From All the Possible Shapes | Words of Wednesday

For it feels as if I was made — from all the possible shapes a human might take — not to prove myself worthy but to refine the worth I’m formed from, acknowledge it, own it, spend it on others. –Mary Karr, Lit


Sorry for disappearing for a while. I’ve been traveling (cheering on my dad as he ran the Boston marathon and visiting my younger brother in Redding, California), which is part of my excuse, but probably the greater truth is that writing is on a bit of a back-burner at the moment. After months of stretching my pennies and desperately trying to hustle up work (and figure out how to hustle up work), I’ve actually had more on my plate these last few weeks than I really know what to do with (which doesn’t mean I’ve moved beyond the penny-pinching phase, just that I finally have leads, and lots of catch-up to play as I figure out how to balance my exacting perfectionism against realistic time constraints — in case you didn’t know, The Chicago Manual of Style is large, y’all). And given that I’ll be moving on from Santa Cruz come June, getting that part of my life (the income generating part) locked in, and under control, has become a rather pressing priority.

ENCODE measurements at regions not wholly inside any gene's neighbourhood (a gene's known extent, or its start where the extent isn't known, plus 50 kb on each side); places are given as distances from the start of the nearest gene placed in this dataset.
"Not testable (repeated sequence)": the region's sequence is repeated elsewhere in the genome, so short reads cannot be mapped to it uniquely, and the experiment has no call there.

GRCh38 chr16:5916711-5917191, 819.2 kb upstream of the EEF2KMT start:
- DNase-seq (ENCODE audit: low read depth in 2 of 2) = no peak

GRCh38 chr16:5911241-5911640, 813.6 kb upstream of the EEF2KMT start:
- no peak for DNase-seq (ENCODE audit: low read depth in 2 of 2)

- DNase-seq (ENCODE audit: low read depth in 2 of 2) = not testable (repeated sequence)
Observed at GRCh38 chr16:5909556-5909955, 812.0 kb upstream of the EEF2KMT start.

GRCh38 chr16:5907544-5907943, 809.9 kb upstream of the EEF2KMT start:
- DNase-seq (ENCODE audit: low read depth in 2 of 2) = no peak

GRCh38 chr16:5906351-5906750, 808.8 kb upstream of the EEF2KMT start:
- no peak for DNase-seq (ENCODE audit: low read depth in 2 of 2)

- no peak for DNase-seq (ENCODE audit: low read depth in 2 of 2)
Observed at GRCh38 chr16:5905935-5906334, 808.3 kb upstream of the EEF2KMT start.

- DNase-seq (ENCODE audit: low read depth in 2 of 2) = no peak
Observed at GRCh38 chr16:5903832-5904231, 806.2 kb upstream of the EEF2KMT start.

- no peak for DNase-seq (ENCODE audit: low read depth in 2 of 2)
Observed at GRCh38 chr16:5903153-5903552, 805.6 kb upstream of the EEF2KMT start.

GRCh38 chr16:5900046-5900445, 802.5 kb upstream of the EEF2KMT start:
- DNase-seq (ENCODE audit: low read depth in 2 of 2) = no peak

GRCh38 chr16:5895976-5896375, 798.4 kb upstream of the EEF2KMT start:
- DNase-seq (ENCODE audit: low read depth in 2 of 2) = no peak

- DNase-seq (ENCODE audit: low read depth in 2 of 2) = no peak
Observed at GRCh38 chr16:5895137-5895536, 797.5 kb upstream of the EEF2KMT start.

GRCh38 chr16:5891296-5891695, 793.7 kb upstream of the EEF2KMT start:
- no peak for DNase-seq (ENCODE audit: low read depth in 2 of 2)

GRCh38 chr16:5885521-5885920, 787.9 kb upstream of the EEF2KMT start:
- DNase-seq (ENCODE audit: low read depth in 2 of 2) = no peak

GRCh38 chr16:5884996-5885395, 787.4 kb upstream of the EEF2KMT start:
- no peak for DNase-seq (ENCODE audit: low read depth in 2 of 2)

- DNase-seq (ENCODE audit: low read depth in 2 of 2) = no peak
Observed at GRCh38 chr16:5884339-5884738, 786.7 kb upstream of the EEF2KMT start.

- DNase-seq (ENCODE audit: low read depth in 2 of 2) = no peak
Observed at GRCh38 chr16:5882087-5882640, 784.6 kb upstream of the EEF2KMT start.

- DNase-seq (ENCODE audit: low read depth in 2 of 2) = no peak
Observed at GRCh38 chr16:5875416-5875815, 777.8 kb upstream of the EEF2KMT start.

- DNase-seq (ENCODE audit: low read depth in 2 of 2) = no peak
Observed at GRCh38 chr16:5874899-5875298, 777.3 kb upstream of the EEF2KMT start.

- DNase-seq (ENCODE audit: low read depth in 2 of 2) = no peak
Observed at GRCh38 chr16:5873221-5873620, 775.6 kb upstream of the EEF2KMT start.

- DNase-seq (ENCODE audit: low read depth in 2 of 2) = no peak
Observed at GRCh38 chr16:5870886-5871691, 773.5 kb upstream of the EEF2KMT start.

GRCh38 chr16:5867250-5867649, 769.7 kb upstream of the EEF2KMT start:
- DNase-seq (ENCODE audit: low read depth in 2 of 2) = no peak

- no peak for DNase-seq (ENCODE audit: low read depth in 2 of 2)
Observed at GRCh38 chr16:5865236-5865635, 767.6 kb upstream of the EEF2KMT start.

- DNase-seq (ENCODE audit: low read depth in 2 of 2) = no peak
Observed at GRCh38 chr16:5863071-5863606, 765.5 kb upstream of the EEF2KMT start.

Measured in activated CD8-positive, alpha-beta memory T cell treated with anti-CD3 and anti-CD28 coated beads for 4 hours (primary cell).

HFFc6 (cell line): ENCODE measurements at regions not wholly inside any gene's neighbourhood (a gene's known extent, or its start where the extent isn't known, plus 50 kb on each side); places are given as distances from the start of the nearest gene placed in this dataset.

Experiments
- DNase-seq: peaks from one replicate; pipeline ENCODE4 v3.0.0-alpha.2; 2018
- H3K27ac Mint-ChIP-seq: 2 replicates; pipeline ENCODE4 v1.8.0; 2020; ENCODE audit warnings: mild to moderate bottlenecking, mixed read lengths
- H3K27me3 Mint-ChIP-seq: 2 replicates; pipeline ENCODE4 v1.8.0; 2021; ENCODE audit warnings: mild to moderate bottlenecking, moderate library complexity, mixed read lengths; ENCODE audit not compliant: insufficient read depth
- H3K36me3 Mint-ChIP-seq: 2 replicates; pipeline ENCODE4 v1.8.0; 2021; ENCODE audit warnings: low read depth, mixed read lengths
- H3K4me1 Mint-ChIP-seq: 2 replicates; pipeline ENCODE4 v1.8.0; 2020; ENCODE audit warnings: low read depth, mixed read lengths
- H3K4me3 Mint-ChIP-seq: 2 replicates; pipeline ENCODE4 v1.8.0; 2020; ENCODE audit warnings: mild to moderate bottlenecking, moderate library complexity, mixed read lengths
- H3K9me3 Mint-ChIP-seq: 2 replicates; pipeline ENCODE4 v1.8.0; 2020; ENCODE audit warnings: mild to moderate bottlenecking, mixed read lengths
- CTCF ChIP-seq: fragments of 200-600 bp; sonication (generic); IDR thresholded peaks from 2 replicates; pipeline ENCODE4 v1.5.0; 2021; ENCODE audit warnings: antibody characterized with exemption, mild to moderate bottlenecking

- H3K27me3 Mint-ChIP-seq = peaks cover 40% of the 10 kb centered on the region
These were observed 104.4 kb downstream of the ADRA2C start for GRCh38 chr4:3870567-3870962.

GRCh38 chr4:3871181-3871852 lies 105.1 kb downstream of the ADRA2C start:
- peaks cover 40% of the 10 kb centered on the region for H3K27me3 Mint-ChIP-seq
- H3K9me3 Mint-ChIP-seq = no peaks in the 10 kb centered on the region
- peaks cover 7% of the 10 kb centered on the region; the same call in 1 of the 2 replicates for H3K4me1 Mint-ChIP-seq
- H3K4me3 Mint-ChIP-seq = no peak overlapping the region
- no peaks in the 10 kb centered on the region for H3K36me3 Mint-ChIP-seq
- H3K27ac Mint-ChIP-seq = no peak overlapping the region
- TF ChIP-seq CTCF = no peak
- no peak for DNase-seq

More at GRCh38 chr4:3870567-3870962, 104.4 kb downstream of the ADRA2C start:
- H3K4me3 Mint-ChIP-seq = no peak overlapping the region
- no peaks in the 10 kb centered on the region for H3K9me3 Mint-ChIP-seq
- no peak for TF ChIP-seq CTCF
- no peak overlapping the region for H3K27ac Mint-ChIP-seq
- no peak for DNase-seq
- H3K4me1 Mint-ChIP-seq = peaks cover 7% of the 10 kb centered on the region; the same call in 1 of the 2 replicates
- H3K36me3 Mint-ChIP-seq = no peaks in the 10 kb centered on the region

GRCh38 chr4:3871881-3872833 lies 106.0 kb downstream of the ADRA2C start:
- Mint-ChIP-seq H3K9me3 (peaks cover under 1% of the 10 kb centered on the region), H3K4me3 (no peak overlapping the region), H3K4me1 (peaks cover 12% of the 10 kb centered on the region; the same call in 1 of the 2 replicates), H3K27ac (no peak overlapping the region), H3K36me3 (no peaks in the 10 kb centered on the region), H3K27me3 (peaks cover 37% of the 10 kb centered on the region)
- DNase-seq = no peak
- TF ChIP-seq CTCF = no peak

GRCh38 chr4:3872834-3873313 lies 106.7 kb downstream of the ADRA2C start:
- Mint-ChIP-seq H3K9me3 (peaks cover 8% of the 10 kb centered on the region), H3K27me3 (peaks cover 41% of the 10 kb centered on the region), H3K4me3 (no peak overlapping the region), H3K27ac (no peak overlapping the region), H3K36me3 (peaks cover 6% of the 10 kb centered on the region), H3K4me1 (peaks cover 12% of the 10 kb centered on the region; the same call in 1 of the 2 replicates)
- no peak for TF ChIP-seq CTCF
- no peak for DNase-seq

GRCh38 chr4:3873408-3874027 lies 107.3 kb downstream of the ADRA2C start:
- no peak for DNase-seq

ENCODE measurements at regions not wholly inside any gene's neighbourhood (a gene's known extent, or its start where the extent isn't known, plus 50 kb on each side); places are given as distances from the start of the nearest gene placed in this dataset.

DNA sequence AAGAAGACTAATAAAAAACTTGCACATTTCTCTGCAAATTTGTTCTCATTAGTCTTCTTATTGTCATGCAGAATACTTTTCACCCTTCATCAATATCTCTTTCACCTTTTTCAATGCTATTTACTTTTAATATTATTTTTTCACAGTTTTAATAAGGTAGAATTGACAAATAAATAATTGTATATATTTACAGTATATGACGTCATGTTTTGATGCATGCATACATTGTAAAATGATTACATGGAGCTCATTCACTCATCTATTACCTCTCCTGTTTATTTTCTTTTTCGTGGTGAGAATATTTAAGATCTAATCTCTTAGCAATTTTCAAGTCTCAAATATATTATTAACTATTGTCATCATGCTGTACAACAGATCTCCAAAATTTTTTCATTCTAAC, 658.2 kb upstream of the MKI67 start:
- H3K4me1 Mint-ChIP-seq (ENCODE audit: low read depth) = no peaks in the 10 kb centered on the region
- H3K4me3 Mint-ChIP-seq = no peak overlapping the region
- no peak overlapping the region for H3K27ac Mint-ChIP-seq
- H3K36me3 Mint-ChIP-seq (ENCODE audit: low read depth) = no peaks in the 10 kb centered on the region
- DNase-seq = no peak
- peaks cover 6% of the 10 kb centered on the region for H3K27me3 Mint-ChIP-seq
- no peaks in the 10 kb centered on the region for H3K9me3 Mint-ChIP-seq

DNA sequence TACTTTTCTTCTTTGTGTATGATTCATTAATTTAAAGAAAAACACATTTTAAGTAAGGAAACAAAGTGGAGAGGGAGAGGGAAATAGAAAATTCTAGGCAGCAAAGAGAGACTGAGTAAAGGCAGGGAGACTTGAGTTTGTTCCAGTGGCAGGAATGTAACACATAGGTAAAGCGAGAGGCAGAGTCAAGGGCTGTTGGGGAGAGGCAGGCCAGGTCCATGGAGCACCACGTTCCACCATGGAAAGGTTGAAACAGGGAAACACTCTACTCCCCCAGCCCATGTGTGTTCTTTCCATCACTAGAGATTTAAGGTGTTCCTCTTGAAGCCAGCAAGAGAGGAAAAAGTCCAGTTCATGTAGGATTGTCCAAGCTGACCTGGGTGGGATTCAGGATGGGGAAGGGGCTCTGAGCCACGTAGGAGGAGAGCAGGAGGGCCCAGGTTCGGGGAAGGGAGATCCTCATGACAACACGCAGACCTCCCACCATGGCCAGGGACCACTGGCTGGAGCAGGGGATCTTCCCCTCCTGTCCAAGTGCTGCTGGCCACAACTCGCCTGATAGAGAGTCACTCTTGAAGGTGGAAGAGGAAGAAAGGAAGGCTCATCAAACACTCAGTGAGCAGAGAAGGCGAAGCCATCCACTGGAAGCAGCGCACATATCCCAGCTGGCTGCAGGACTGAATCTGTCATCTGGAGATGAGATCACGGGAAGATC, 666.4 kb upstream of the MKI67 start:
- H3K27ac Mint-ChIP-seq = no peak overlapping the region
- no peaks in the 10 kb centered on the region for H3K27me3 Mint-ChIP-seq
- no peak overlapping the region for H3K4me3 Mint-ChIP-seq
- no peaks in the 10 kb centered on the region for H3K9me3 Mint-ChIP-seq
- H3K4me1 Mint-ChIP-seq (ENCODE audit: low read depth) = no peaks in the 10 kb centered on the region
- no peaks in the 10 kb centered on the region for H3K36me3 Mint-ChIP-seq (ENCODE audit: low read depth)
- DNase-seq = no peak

Nevertheless, I’m rather bummed that I let two weeks go by without a Words of Wednesday post — I mean, how hard can it be to post a quote, after all? But the truth is I never want to just post a quote. I want to talk about it. Want to ramble about what I’ve been reading and thinking — why I care and why I think you should care. So posting a Words of Wednesday without any accompanying commentary feels like its own kind of defeat. (You probably don’t need to be my therapist to realize that I have a problem with an all or nothing mentality.)